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Offshore plant suffers setback

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Times Staff Writer

Ventura County’s air quality board on Tuesday dealt a setback to a proposed $800-million liquefied natural gas processing plant that would be moored about 14 miles offshore between Oxnard and Malibu.

The Air Pollution Control District board voted 9 to 0 to oppose a key permit that the U.S. Environmental Protection Agency is preparing. It affirmed that the most rigorous clean-air regulations should apply to the project and directed the county’s air pollution control officer to challenge the EPA’s decision to exempt it.

For the record:

12:00 a.m. Nov. 17, 2006 For The Record
Los Angeles Times Friday November 17, 2006 Home Edition Main News Part A Page 2 National Desk 1 inches; 33 words Type of Material: Correction
Gas terminal: An article in Wednesday’s California section about a proposed liquefied natural gas terminal off the coasts of Oxnard and Malibu misspelled the name of BHP Billiton spokeswoman Kathi Hann as Hamm.

Environmentalists, civic leaders and two members of the county Board of Supervisors had urged the board to act before the federal government issues a final air quality permit next year.

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The board’s decision, which followed a public hearing that drew more than 100 people, is significant because it closes a loophole that the EPA is using to allow Australian-based BHP Billiton to operate the offshore terminal under less stringent controls than would be required if it were built on land. The action could require BHP Billiton to spend millions more and make deeper emissions reductions to offset pollution from the project.

“The vote sends a strong message that [Ventura County] will stand up for air quality and the health of its citizens and that the EPA and Billiton will not be allowed to twist the rules,” said Linda Krop, chief counsel for the Santa Barbara-based Environmental Defense Center.

But company officials said their project, called Cabrillo Port, is good for the environment and would be a portal for cleaner-burning natural gas that energy-starved California needs. They said the emission controls they propose exceed industry standards and would improve air quality in the Los Angeles region as well as the Central Coast.

“When we are constructed and operating, Cabrillo Port will improve the air quality and comply with the Clean Air Act in an environmentally sound manner,” said Kathi Hamm, a Billiton spokeswoman.

Cabrillo Port would consist of a floating gas-processing platform the size of three football fields. Tanker ships would haul chilled liquefied natural gas from Asia and Australia. Eight heaters inside the terminal would warm the fuel, producing up to 1.5 billion cubic feet of natural gas per day.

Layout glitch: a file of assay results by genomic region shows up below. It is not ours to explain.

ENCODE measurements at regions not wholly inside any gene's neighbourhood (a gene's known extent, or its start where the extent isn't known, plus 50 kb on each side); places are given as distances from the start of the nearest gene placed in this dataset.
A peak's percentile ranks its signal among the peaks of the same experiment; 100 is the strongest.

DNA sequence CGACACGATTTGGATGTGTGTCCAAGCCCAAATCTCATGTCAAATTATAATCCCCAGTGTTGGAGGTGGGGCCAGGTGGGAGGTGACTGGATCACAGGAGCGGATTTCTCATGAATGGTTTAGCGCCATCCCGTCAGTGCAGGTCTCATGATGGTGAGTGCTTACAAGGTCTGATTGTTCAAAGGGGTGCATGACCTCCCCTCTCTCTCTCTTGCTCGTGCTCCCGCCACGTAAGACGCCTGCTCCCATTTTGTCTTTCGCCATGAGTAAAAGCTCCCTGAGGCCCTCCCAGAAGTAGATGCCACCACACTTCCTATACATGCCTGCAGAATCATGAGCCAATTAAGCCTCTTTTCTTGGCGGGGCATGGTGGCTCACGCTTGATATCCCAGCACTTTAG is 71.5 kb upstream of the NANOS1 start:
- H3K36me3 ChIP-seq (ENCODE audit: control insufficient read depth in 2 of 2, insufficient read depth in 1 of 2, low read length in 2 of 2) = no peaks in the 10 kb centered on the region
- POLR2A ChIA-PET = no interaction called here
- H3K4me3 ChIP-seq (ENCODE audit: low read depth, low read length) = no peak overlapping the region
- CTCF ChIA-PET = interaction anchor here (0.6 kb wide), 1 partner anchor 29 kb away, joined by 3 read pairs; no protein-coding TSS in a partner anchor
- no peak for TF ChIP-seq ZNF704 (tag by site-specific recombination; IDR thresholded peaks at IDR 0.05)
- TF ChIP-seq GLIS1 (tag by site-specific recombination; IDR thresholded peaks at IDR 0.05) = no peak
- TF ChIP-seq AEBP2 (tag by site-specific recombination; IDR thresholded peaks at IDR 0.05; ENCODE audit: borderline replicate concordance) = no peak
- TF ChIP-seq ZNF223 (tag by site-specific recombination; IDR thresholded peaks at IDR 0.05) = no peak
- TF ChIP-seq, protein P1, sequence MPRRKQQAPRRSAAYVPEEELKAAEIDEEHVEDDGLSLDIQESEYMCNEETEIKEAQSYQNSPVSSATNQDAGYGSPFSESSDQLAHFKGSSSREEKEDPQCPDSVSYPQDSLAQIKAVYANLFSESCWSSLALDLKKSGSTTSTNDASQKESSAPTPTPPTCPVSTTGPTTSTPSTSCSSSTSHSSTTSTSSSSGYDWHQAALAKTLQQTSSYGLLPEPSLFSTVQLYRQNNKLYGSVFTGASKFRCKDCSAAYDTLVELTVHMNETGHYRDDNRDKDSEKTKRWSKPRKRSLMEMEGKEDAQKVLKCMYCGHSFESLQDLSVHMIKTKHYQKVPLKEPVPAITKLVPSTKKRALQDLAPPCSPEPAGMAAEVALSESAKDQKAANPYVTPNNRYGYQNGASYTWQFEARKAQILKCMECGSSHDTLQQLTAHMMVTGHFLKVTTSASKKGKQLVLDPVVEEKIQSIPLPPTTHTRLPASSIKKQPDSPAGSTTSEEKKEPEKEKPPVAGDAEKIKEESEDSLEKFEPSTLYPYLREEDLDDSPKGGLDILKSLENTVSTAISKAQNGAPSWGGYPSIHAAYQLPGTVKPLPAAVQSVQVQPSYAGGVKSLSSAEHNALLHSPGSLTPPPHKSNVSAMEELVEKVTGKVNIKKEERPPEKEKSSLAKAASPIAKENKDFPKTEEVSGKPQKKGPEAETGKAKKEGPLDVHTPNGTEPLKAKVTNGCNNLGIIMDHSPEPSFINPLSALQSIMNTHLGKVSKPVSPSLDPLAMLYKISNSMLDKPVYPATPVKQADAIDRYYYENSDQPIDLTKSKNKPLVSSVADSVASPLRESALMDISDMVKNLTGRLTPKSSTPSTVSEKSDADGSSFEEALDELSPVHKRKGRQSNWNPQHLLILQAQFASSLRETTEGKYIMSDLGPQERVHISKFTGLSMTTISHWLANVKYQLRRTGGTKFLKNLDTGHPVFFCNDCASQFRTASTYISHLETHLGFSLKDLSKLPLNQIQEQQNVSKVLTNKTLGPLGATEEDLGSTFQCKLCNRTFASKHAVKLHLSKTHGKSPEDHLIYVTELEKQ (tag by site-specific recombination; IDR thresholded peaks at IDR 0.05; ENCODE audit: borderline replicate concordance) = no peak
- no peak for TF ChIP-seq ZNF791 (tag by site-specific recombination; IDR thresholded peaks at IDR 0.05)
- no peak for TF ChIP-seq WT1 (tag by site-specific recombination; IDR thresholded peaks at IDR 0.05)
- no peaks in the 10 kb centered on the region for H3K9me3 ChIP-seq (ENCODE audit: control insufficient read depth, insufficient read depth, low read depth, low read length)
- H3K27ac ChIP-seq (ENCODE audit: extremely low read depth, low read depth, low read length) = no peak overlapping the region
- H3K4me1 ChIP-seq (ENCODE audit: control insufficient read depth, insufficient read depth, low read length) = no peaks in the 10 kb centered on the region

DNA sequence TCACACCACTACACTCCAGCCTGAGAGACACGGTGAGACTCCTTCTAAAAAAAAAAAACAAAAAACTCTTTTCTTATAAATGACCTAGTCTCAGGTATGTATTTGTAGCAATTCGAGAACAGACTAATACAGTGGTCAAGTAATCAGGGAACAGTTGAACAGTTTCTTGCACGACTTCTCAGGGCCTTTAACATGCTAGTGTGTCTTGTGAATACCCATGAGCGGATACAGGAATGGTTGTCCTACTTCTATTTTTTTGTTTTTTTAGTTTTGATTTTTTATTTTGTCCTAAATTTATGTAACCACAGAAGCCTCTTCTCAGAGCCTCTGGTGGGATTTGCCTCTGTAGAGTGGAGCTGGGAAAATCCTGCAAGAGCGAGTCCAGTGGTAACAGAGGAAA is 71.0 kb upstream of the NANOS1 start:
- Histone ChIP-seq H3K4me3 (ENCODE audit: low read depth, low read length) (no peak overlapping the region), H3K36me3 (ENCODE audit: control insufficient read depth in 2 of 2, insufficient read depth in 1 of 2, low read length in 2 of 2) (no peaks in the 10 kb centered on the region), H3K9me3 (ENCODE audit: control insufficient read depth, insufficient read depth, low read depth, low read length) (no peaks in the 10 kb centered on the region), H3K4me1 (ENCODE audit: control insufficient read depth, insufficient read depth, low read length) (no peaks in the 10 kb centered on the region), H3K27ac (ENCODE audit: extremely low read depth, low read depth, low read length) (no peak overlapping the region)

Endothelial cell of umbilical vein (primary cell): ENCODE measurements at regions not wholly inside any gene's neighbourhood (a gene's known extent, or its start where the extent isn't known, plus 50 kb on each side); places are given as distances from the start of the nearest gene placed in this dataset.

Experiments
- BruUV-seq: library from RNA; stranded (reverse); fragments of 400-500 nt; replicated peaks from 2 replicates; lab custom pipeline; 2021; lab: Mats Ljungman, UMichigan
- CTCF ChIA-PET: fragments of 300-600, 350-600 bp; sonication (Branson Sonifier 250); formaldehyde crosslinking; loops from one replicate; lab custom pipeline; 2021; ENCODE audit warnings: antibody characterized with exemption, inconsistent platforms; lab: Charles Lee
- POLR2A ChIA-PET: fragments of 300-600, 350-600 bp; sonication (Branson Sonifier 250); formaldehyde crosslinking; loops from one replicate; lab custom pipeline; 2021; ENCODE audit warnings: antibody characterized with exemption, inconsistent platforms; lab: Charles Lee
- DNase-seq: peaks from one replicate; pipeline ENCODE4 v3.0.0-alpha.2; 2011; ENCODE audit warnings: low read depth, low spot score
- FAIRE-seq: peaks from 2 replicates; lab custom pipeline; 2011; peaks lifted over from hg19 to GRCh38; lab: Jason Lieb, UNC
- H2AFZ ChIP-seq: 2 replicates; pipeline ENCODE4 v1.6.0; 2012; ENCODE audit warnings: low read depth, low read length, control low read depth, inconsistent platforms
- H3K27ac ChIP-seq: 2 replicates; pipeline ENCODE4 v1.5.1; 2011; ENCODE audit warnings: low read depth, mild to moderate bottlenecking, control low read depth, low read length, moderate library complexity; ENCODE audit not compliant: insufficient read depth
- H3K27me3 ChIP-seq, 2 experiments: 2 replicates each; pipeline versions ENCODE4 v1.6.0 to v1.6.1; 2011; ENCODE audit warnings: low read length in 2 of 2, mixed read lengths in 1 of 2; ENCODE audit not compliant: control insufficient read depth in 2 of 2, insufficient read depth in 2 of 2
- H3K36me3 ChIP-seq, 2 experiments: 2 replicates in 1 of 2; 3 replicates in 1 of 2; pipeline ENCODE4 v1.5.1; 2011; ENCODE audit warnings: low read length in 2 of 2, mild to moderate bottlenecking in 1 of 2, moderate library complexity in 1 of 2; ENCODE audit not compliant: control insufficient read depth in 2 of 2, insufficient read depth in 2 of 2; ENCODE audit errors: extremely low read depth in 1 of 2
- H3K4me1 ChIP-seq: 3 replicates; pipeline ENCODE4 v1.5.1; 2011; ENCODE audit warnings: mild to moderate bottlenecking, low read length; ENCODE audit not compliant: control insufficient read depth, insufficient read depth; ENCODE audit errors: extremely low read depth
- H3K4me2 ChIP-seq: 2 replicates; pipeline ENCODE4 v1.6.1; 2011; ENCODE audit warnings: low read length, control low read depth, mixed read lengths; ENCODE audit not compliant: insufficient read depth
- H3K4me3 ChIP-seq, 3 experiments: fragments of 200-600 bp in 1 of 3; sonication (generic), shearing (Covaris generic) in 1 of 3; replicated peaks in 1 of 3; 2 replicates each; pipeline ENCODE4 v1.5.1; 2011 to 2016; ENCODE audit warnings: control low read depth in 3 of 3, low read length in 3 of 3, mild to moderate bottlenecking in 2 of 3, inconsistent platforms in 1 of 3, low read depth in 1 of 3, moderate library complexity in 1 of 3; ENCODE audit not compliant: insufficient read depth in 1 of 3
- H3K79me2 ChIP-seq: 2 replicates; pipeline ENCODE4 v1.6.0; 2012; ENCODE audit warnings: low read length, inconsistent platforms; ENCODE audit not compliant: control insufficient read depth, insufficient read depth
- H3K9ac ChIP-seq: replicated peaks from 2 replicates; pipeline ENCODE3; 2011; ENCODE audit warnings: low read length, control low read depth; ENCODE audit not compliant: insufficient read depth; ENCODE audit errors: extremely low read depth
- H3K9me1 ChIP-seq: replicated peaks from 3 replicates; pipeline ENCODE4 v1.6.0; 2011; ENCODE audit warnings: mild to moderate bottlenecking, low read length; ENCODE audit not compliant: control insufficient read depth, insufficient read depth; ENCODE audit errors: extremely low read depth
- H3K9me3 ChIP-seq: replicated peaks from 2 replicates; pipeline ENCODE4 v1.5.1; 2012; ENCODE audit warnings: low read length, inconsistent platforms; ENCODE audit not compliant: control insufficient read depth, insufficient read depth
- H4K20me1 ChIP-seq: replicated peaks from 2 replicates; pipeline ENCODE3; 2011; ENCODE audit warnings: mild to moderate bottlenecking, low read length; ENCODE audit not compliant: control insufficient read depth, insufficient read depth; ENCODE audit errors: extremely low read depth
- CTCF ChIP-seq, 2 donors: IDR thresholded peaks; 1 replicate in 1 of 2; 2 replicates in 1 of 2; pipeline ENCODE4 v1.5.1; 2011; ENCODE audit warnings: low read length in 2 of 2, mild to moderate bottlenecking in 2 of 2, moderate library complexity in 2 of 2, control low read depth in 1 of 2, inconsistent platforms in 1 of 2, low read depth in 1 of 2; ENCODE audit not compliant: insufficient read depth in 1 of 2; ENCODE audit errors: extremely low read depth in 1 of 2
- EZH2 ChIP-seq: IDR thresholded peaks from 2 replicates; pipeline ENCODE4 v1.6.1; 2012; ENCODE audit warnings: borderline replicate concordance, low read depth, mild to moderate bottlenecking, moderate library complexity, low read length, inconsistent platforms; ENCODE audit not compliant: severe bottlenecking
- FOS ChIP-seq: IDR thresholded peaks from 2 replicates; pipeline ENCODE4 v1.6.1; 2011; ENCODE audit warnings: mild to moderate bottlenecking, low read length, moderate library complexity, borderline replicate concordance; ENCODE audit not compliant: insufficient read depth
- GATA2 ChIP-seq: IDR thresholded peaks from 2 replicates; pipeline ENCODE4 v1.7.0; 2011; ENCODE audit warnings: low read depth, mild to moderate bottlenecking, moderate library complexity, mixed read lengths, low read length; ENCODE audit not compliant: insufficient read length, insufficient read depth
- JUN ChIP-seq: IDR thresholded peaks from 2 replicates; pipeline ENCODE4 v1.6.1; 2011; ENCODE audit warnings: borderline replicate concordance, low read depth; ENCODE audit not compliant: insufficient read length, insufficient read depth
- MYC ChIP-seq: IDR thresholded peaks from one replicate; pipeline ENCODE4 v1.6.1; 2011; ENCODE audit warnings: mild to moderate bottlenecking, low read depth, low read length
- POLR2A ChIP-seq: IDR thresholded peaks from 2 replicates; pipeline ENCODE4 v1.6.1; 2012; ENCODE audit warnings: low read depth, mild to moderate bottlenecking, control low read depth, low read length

But the terminal would also release up to 95 tons of ozone-forming pollutants annually. An additional 119 tons would result from small vessels and the two or three tankers expected to dock there each week -- ranking the project as the top polluter in Ventura County.

Mike Villegas, executive officer of the Ventura County Air Pollution Control District, and officials for the Los Angeles-area South Coast Air Quality Management District warn that breezes would blow emissions onshore, contributing to pollution in some of the nation’s smoggiest communities.

At issue is a series of rules Ventura County developed for new pollution sources. The county does not have direct authority over the project, but a federal law mandates that the Billiton terminal meet local clean-air rules.

The EPA and Billiton cite a so-called island exemption, which they say allows the liquefied natural gas terminal to meet a less rigorous cleanup standard, the one in force for Channel Islands National Park and a U.S. Navy facility on San Nicolas Island 70 miles offshore. EPA officials in California originally resisted that idea, but changed their stance under pressure from the company, the White House and EPA headquarters.

Ventura County officials initially followed suit, but Villegas said a closer reading of the regulation showed the project should not be exempt.

Amy Zimpfer, associate director of the EPA’s air quality program in California, said the agency will carefully consider Ventura County’s position.

“We’re going to take a look at what they are submitting to us and what the analysis shows,” Zimpfer said. “We will certainly take it into consideration.”


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